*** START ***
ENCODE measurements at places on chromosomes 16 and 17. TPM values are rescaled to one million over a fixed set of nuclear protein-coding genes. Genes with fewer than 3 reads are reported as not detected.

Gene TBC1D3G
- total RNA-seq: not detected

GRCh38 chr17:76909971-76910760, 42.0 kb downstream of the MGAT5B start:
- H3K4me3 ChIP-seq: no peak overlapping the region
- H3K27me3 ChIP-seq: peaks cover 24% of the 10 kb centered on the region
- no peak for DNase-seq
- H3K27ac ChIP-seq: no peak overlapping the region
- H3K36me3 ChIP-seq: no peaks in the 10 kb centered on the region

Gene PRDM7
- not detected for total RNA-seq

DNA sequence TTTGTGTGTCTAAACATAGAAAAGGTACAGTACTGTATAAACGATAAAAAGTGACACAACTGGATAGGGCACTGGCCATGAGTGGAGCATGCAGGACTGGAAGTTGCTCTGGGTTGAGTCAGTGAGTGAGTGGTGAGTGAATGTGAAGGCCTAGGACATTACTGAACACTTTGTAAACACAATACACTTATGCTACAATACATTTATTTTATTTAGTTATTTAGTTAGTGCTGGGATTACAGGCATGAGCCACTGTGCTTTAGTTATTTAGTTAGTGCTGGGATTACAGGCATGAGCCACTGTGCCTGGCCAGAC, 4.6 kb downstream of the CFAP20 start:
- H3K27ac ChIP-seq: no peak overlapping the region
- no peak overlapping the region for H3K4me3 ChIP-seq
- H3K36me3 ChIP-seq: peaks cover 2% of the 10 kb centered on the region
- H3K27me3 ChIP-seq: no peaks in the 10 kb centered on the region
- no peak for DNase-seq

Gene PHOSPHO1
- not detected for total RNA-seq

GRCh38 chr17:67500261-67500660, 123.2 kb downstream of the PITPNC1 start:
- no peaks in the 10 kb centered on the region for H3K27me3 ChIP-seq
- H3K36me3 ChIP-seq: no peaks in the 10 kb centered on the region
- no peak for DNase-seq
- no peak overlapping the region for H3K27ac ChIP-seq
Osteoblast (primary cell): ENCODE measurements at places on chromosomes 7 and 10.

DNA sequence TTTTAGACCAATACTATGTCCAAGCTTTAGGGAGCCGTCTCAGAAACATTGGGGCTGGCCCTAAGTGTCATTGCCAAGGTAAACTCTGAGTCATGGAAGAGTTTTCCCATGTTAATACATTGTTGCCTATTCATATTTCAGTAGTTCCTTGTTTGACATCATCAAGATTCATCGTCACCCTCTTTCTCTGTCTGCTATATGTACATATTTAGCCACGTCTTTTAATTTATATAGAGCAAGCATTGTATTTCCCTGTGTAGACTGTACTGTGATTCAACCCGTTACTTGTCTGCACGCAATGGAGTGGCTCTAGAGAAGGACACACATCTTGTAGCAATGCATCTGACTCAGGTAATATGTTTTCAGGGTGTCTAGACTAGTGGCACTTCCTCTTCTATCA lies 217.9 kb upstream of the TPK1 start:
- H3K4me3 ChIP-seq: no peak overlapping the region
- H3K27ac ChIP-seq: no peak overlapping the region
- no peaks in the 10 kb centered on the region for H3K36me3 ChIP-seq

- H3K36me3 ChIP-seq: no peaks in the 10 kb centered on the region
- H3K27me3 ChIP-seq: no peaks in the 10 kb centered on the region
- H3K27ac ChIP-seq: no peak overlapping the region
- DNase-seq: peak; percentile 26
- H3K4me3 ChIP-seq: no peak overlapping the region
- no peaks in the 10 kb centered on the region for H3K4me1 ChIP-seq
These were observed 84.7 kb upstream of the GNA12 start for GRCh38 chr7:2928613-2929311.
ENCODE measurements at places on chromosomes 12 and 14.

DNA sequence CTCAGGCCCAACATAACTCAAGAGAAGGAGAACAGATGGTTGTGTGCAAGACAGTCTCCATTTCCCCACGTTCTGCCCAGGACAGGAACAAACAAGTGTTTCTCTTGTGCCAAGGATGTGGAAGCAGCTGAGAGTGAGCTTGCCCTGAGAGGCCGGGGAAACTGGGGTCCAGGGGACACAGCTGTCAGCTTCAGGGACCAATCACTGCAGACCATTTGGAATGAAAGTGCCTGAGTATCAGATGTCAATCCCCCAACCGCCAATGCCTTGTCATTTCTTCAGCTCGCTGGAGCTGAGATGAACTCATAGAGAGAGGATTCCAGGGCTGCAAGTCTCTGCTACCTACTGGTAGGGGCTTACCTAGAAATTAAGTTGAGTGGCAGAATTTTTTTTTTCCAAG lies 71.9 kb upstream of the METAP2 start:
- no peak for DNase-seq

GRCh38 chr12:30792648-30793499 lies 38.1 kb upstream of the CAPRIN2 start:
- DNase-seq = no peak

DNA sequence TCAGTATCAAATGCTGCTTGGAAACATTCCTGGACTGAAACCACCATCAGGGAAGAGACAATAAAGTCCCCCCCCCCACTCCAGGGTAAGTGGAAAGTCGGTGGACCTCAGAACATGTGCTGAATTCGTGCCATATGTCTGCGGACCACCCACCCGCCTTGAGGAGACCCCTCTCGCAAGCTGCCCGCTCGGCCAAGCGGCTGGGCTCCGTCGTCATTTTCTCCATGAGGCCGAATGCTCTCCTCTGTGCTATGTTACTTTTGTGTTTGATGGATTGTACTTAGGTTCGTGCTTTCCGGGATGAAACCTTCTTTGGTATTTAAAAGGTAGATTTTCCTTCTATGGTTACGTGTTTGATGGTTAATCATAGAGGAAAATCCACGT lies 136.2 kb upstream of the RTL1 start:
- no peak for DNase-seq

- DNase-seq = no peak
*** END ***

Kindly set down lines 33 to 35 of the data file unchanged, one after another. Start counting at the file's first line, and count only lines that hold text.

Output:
- DNase-seq: peak; percentile 26
- H3K4me3 ChIP-seq: no peak overlapping the region
- no peaks in the 10 kb centered on the region for H3K4me1 ChIP-seq